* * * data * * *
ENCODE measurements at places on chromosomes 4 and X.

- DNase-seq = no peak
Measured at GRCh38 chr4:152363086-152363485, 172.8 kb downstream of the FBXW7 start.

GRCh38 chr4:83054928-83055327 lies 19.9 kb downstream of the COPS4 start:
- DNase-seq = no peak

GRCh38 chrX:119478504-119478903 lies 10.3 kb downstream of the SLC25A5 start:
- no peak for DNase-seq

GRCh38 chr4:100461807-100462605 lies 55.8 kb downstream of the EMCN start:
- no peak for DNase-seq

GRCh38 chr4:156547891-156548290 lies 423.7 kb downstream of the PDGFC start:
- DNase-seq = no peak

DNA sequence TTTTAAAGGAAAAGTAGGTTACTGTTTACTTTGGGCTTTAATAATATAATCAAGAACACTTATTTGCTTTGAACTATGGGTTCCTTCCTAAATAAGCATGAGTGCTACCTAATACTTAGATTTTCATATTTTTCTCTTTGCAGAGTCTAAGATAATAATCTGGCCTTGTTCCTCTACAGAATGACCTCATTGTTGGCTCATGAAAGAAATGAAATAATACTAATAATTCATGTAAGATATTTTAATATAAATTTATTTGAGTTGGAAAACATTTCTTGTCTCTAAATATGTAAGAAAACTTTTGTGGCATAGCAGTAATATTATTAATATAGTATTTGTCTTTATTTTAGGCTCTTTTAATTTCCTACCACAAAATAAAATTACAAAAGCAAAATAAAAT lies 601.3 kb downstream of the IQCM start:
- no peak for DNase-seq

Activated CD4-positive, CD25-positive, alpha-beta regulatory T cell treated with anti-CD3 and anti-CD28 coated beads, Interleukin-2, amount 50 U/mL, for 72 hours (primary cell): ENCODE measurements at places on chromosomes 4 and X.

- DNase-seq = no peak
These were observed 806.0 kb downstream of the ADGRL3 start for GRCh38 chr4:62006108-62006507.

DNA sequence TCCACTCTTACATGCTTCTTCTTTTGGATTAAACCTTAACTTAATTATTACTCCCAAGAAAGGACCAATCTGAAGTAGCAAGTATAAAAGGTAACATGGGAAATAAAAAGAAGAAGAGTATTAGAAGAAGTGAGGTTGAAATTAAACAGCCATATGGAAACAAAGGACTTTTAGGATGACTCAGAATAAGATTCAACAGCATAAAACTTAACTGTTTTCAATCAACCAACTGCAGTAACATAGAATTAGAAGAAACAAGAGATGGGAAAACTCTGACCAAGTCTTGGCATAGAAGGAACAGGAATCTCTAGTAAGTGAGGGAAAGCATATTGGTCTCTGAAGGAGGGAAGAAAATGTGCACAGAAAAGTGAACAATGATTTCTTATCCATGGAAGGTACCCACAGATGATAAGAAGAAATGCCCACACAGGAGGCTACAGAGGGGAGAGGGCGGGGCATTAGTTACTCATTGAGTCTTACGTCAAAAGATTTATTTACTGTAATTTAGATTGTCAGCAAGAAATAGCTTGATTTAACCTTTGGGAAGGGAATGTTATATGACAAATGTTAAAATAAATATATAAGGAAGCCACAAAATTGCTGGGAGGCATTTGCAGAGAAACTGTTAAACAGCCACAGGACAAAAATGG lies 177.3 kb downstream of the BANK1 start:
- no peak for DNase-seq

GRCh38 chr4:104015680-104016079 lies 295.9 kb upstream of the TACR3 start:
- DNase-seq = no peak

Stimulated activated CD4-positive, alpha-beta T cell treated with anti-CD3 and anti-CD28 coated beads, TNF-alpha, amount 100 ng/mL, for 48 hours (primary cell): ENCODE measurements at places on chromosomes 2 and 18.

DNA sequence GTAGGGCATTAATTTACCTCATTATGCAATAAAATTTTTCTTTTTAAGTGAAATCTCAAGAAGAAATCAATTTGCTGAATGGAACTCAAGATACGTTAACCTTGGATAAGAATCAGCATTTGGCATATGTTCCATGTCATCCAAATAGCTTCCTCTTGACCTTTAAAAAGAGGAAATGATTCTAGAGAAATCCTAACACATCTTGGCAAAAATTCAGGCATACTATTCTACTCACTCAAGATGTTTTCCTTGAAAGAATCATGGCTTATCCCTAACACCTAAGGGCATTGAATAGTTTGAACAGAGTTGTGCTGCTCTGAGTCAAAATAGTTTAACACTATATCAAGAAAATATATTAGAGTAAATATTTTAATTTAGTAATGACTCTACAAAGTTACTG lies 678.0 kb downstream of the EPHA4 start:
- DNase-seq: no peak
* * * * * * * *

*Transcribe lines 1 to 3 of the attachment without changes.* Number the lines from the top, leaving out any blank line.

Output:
ENCODE measurements at places on chromosomes 4 and X.

- DNase-seq = no peak
Measured at GRCh38 chr4:152363086-152363485, 172.8 kb downstream of the FBXW7 start.